The event is a mix of in-depth research, engagement and humour, with the goal of helping the audience understand the findings.

The win was a bit of a surprise for Ms. Yin who entered the contest at the last minute and, being an international student, wasn’t confident in her presentation skills. She credits her friends for pushing her to enter the contest in the first place.

“As an international student, where English is not my first language, there is always pressure when speaking in front of a big crowd. I think I needed that push to do something like this. I wouldn’t voluntarily do it,” she says.

She also points out that taking part in the event will help her as she works on her thesis, providing focus as well as giving her confidence in her presentation abilities. She also just loves what she is doing and wants others to know about it.

“I think this is a great opportunity to think about what you did over the past two years, in three minutes. I personally think that my project is cool so I really want to tell people about it,” she says. “A lot of people get scared when they hear the word physics but for me it isn’t (scary), so I guess I try to use everyday language to show people why physics is neat and they actually can do something to help people live a better life.”

Nicolle Domnik, who is pursuing a PhD in physiology, claimed the runner-up prize and $500 for her presentation on her research on the cardiopulmonary system, while Changhai Zhu, a Master’s student in biology, picked up the People’s Choice Award for his work in using fishing competitions to monitor bass populations in Lake Ontario.

Ms. Yin will represent Queen’s at the Ontario University Three Minute Thesis Competition set for April 23 at Western University.

For further information on the Three Minute Thesis, go to queensu.ca/3mt/.

'Never give up'

[Alex Mann]
Alex Mann (Sc’16) marked his fifth year free of cancer on March 9 and celebrated by launching an online campaign that raised $11,000 for a pair of childhood cancer foundations. (University Communications)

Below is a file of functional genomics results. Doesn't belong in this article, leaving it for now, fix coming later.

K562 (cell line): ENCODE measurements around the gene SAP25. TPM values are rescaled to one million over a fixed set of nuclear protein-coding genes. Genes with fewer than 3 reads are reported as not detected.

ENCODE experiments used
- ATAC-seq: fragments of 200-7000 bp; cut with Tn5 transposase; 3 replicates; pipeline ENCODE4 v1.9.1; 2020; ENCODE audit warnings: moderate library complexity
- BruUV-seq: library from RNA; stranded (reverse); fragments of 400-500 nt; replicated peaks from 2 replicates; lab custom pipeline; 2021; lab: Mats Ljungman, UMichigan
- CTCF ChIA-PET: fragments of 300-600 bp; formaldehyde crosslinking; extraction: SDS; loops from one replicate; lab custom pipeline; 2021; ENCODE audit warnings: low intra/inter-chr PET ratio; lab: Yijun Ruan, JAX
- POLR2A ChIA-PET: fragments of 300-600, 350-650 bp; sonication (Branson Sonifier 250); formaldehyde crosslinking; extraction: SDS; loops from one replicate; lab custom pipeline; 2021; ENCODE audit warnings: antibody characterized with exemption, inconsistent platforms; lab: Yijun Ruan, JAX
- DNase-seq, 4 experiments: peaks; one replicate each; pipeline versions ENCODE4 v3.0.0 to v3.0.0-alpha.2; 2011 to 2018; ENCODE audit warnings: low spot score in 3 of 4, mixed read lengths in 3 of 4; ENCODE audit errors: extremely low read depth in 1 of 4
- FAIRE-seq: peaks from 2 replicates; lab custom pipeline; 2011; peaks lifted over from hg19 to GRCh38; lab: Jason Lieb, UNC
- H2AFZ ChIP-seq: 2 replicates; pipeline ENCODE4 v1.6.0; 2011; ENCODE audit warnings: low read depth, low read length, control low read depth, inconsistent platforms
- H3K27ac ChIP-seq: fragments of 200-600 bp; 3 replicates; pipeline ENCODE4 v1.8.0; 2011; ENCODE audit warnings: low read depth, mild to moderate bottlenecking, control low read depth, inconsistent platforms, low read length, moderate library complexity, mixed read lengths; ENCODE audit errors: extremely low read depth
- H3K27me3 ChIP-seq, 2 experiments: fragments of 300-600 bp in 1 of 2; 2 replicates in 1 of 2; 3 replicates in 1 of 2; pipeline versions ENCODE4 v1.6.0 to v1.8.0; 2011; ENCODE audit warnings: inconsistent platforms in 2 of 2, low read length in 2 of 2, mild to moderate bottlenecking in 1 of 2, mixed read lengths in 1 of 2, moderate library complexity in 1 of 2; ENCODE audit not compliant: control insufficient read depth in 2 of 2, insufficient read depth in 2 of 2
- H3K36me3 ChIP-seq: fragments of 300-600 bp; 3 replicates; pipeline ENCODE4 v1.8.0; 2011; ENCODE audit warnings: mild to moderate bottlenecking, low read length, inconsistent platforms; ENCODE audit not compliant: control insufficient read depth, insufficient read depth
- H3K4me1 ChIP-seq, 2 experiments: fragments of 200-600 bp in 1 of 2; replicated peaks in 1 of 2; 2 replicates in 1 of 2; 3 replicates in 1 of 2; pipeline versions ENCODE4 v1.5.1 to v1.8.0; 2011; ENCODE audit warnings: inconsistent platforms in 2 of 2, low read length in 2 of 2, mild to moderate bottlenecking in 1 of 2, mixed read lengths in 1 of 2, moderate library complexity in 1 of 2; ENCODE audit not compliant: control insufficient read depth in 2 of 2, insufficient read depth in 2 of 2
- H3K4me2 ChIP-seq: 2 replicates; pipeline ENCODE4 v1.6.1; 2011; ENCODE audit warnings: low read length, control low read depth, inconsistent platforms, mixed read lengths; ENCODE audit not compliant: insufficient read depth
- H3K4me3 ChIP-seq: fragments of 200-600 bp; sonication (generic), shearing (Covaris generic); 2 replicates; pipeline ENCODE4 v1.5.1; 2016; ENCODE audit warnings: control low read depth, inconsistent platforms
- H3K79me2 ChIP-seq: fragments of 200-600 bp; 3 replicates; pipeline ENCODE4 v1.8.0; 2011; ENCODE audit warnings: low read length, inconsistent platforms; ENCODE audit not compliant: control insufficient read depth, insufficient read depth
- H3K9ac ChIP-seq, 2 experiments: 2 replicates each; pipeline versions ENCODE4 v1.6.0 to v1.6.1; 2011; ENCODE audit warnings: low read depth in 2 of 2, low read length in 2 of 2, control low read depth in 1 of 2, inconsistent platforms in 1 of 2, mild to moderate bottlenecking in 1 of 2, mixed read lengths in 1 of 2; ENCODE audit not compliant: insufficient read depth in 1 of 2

On March 9 Alex Mann (Sc’16) marked a special anniversary: five years without cancer.

The day marked a sort of conclusion to a journey of loss and triumph.

The loss of a promising future in baseball. The loss of an 18-cm section of his humerus, the bone in your upper arm. Triumph over adversity at so many levels.

Now, at the dawn of a new stage in his life, he’s looking to give back.

To celebrate, Mann, who at the age of 17 was diagnosed with Ewing’s Cell Sarcoma, a rare form of childhood bone cancer, has launched an online fundraising campaign that will benefit two of the charities that helped him through his darkest days: Childhood Cancer Canada and Children’s Wish.

In less than two weeks, he raised more than $11,000. It has been an enlightening exercise.

“Getting $11,000, it’s overwhelming, the amount of support. When I first put it up, the amount of people who were sharing it and sending me thoughtful messages, it just blew me away,” he says. “I have some really good friends here at Queen’s but I just didn’t realize the amount of support I really had. People are reaching out to me personally and some of these people I haven’t spoken to in years.”

It was also thanks to the support of his close friends that he initiated the campaign and the five-year mark had always seemed to be the right time.